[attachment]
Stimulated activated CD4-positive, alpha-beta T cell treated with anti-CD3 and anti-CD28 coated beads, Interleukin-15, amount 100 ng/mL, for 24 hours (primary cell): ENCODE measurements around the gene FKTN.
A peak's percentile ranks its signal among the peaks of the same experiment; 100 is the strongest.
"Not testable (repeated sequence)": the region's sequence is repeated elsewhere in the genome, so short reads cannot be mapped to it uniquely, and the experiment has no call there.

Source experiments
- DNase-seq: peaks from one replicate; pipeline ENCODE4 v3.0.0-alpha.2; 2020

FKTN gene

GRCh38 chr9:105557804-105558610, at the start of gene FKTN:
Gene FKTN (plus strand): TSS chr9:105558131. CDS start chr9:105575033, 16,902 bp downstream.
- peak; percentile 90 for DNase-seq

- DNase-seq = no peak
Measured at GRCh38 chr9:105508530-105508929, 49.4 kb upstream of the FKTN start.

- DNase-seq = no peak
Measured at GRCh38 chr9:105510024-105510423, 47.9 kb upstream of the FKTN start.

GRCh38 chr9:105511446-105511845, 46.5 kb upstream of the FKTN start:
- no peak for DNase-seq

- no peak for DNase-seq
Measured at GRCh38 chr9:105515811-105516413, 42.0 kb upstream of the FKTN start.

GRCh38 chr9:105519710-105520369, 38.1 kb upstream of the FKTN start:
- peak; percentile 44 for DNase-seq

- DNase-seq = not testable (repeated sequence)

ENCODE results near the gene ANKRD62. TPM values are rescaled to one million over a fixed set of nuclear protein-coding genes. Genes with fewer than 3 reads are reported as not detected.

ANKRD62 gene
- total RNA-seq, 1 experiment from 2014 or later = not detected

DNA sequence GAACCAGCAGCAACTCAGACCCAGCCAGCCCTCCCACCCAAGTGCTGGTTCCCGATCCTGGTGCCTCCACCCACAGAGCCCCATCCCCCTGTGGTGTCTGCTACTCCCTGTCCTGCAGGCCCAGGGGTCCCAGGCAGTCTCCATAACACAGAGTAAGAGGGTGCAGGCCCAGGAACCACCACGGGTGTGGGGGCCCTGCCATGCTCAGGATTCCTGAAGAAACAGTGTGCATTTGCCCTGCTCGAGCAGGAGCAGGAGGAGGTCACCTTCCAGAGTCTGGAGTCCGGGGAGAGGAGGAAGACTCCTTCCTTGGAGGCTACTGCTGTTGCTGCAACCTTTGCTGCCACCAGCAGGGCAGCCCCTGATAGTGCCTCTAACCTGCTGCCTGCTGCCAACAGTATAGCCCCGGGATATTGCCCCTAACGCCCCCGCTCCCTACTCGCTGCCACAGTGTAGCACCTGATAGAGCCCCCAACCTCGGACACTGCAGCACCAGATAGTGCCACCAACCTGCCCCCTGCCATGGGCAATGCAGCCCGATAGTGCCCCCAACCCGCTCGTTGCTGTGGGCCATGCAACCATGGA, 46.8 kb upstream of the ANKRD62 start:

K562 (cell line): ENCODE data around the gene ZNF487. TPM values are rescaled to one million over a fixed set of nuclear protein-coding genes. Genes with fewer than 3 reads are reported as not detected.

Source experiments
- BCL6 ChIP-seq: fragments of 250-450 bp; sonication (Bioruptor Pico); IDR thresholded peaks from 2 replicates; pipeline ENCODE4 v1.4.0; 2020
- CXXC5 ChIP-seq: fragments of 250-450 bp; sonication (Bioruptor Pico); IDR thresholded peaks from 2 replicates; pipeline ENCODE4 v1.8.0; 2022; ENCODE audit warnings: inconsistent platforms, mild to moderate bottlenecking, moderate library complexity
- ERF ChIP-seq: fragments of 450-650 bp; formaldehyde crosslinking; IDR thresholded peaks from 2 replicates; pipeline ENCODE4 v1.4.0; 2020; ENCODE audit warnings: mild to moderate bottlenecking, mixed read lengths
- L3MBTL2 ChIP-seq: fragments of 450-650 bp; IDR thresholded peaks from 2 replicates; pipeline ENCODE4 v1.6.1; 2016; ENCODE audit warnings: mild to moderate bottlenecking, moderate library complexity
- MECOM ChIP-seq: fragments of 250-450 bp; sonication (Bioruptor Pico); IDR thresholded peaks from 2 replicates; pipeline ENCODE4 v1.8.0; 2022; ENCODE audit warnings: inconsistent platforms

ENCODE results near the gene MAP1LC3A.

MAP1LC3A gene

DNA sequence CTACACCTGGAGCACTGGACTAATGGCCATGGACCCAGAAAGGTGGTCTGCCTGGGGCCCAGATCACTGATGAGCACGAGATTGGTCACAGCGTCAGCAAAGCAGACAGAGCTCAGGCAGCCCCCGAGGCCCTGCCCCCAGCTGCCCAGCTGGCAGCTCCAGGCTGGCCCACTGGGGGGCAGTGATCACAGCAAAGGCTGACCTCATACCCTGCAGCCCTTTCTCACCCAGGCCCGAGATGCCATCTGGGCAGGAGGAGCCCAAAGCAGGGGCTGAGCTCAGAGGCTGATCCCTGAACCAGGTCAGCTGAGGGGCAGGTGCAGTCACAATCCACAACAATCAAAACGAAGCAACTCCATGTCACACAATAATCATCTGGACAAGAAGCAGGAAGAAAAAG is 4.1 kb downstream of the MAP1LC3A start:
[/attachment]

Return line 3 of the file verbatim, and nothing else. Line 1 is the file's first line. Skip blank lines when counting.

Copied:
"Not testable (repeated sequence)": the region's sequence is repeated elsewhere in the genome, so short reads cannot be mapped to it uniquely, and the experiment has no call there.